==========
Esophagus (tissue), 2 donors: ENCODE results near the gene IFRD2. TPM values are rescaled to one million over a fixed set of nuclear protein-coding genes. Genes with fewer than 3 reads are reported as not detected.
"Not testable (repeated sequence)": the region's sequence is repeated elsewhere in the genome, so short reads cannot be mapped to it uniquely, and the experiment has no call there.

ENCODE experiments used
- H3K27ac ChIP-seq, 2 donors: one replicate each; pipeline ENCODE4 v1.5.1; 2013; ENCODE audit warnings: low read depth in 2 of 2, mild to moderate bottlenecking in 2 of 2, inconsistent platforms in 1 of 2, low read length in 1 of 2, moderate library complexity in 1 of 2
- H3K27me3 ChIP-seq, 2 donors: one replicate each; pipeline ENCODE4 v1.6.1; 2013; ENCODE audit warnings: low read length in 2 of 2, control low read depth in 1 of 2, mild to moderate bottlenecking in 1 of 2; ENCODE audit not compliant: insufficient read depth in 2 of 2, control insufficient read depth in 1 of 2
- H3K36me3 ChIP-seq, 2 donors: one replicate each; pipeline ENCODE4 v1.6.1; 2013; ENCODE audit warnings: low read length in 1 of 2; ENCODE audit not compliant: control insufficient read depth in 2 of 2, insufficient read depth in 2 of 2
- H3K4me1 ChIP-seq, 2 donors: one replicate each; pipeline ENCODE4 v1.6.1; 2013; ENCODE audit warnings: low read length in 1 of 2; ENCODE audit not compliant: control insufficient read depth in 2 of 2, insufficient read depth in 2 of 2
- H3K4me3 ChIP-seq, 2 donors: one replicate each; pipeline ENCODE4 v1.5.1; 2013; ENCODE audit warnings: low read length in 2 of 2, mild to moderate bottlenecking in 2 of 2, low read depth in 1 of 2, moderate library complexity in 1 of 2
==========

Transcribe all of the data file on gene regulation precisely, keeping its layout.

Esophagus (tissue), 2 donors: ENCODE results near the gene IFRD2. TPM values are rescaled to one million over a fixed set of nuclear protein-coding genes. Genes with fewer than 3 reads are reported as not detected.
"Not testable (repeated sequence)": the region's sequence is repeated elsewhere in the genome, so short reads cannot be mapped to it uniquely, and the experiment has no call there.

ENCODE experiments used
- H3K27ac ChIP-seq, 2 donors: one replicate each; pipeline ENCODE4 v1.5.1; 2013; ENCODE audit warnings: low read depth in 2 of 2, mild to moderate bottlenecking in 2 of 2, inconsistent platforms in 1 of 2, low read length in 1 of 2, moderate library complexity in 1 of 2
- H3K27me3 ChIP-seq, 2 donors: one replicate each; pipeline ENCODE4 v1.6.1; 2013; ENCODE audit warnings: low read length in 2 of 2, control low read depth in 1 of 2, mild to moderate bottlenecking in 1 of 2; ENCODE audit not compliant: insufficient read depth in 2 of 2, control insufficient read depth in 1 of 2
- H3K36me3 ChIP-seq, 2 donors: one replicate each; pipeline ENCODE4 v1.6.1; 2013; ENCODE audit warnings: low read length in 1 of 2; ENCODE audit not compliant: control insufficient read depth in 2 of 2, insufficient read depth in 2 of 2
- H3K4me1 ChIP-seq, 2 donors: one replicate each; pipeline ENCODE4 v1.6.1; 2013; ENCODE audit warnings: low read length in 1 of 2; ENCODE audit not compliant: control insufficient read depth in 2 of 2, insufficient read depth in 2 of 2
- H3K4me3 ChIP-seq, 2 donors: one replicate each; pipeline ENCODE4 v1.5.1; 2013; ENCODE audit warnings: low read length in 2 of 2, mild to moderate bottlenecking in 2 of 2, low read depth in 1 of 2, moderate library complexity in 1 of 2